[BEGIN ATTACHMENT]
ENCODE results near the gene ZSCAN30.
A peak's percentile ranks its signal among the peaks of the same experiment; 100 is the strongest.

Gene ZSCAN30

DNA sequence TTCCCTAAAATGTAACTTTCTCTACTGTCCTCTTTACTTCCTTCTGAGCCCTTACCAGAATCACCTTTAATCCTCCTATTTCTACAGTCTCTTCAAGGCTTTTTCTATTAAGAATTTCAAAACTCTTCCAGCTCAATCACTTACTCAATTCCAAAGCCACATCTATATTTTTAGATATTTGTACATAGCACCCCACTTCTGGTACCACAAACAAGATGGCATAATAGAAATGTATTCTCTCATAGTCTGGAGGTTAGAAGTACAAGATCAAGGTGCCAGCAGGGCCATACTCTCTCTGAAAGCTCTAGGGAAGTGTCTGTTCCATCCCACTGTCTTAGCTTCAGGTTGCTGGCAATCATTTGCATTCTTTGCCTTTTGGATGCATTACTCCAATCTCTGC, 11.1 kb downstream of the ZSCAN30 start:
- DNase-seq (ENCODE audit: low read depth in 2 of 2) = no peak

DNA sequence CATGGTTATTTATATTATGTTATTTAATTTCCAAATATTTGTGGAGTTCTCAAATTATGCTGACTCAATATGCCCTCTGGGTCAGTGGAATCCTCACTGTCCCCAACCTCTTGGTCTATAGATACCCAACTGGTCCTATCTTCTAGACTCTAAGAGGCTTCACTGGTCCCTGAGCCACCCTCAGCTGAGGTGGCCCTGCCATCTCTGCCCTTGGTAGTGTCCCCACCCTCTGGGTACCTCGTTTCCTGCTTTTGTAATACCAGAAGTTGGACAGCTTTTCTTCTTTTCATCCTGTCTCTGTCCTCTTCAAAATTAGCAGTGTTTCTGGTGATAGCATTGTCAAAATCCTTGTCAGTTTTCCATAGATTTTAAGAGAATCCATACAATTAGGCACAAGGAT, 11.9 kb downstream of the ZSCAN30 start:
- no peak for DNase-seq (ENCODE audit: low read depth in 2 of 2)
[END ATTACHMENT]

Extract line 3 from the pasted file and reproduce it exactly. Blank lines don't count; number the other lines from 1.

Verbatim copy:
Gene ZSCAN30